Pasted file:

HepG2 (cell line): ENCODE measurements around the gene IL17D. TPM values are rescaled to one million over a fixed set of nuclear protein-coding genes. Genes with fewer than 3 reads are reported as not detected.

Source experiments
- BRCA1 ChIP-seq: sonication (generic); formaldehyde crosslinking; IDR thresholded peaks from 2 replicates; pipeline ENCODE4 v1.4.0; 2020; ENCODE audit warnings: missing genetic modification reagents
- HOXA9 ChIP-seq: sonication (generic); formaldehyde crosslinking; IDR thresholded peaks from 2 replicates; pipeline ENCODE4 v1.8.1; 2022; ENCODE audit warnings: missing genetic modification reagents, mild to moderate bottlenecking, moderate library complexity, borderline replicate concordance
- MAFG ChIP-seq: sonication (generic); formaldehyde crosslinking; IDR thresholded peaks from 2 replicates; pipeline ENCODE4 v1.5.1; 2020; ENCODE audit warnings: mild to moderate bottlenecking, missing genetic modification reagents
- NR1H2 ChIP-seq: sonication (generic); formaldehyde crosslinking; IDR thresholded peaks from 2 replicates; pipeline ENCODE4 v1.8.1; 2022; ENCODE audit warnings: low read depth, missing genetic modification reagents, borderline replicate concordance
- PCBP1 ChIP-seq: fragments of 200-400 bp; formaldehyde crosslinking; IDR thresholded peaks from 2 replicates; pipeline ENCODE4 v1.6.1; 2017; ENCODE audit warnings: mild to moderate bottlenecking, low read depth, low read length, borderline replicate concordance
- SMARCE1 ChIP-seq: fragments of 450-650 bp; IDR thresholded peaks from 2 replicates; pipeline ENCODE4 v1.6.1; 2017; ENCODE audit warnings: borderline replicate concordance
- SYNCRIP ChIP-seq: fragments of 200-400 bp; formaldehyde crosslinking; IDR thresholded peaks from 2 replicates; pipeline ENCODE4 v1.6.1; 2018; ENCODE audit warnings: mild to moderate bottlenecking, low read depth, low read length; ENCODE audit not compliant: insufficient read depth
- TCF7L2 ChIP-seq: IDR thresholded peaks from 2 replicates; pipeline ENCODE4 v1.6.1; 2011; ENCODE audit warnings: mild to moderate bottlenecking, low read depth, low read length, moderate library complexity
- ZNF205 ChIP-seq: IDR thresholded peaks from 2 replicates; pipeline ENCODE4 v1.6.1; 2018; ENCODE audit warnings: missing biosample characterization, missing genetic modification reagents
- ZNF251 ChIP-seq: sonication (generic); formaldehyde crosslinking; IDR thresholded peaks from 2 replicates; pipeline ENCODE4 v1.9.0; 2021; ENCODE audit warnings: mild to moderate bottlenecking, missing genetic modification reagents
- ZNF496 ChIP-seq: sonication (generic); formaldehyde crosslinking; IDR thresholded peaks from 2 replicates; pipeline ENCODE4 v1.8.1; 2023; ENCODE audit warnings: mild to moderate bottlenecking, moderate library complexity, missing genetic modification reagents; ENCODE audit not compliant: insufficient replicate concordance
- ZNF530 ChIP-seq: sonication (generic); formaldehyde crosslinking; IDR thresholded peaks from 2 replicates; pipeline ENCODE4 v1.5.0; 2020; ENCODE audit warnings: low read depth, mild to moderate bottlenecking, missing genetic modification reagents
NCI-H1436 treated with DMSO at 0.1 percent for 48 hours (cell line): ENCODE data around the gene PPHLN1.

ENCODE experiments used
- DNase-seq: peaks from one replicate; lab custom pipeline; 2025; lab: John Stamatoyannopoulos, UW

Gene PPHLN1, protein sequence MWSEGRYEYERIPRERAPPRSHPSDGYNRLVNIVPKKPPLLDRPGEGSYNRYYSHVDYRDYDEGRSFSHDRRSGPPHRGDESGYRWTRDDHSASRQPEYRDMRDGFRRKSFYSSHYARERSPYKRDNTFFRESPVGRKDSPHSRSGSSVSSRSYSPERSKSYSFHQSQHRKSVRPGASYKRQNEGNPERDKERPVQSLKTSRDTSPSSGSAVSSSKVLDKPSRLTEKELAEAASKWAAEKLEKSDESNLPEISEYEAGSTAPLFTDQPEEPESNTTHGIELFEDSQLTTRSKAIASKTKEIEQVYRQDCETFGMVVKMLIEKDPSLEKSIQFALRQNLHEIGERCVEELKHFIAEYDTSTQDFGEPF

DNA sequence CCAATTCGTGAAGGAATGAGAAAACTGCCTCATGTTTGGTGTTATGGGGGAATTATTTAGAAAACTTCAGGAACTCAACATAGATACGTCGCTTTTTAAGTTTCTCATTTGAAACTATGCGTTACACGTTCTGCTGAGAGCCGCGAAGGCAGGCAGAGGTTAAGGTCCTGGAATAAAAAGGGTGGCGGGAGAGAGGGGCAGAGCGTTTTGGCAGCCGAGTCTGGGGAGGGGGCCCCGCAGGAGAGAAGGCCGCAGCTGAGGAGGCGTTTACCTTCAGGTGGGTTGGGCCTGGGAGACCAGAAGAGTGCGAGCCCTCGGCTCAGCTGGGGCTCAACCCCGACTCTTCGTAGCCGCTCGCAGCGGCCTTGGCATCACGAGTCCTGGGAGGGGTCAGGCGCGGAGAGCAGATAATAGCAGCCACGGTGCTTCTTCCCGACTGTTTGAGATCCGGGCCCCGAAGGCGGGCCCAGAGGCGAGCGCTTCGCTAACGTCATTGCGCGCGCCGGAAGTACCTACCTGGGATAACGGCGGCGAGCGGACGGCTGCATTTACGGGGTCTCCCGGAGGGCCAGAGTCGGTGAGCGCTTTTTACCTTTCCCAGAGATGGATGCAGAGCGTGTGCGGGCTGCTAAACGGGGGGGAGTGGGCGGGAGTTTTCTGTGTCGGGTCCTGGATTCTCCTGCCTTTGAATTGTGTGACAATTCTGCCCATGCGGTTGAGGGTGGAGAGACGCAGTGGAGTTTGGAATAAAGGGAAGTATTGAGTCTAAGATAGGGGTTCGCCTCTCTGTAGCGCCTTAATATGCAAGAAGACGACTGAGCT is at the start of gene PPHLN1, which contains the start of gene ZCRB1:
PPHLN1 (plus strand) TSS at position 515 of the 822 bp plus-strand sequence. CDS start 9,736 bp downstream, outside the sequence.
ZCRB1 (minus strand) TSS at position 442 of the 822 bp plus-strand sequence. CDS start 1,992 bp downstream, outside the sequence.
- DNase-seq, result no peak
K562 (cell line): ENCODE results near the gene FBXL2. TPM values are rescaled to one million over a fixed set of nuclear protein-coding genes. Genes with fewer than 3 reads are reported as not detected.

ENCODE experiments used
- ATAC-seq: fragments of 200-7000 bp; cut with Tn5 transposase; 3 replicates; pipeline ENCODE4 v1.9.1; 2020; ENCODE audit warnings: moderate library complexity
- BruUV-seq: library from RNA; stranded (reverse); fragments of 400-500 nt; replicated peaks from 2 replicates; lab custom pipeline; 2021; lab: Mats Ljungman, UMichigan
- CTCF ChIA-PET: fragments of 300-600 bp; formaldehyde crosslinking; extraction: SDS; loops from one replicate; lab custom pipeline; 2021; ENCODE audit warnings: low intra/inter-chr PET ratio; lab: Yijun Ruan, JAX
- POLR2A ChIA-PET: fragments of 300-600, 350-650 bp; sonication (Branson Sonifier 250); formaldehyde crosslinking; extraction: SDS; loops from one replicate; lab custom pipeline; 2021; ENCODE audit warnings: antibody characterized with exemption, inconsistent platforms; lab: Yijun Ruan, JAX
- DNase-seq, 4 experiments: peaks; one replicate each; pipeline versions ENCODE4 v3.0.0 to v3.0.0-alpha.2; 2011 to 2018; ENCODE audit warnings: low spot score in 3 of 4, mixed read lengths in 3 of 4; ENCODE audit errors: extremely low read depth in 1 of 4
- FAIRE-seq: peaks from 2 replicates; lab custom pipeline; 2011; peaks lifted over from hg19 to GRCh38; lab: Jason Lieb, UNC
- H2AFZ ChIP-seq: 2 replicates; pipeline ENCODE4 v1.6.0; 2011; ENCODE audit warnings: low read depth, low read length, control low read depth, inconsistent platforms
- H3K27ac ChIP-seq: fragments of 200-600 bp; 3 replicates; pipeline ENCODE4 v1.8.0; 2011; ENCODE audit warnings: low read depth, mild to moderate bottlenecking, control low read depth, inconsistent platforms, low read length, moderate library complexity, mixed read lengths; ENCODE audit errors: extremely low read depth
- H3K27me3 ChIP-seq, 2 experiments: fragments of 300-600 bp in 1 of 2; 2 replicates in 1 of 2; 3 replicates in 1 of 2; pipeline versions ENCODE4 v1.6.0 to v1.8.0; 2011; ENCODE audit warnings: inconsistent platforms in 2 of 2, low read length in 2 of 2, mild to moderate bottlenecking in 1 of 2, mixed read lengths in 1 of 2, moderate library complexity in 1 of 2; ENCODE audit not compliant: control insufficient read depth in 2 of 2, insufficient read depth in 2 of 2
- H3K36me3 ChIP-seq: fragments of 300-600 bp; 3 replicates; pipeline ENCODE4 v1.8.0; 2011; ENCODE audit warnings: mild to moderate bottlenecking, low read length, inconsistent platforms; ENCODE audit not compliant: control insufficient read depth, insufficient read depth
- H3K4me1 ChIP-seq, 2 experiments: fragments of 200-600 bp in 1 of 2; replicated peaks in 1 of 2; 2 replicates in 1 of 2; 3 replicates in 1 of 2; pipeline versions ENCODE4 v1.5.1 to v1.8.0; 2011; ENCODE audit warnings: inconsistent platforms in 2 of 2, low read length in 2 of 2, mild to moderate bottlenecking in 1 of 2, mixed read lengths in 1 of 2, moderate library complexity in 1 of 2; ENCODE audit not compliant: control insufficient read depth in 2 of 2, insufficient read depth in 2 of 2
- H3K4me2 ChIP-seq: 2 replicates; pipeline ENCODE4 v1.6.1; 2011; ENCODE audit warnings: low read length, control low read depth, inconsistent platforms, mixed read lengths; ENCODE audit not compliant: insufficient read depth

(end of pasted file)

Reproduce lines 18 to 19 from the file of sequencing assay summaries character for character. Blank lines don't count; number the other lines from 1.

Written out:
Gene PPHLN1, protein sequence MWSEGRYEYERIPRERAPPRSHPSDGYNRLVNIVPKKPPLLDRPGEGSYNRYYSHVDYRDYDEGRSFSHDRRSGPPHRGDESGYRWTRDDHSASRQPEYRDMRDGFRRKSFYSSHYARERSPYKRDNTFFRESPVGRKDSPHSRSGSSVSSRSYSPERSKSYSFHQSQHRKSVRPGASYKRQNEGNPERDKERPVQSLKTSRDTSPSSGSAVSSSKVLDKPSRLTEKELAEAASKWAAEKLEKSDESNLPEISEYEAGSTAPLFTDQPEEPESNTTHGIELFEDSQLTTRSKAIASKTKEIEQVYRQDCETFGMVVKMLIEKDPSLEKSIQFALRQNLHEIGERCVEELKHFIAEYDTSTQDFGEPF

DNA sequence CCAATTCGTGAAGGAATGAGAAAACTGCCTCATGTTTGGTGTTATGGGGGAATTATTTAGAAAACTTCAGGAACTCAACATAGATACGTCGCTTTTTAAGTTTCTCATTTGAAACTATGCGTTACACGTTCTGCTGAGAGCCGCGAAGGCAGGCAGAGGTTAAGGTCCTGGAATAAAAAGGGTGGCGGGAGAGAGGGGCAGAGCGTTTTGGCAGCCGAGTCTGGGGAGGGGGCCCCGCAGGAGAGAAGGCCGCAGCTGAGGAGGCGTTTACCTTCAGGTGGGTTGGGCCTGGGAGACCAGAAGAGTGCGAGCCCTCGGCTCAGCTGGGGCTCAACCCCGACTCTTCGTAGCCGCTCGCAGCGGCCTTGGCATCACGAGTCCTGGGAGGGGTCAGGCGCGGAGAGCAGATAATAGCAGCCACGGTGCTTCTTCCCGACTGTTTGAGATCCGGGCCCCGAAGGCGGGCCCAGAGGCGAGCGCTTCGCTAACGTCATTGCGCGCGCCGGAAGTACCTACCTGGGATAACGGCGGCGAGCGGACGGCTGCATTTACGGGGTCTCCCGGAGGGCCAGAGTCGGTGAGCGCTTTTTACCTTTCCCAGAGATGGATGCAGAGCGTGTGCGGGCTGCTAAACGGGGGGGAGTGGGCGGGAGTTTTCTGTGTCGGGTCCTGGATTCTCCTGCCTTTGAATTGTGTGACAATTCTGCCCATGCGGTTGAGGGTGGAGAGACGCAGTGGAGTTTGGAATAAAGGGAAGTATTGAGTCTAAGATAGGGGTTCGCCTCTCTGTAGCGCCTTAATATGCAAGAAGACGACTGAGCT is at the start of gene PPHLN1, which contains the start of gene ZCRB1: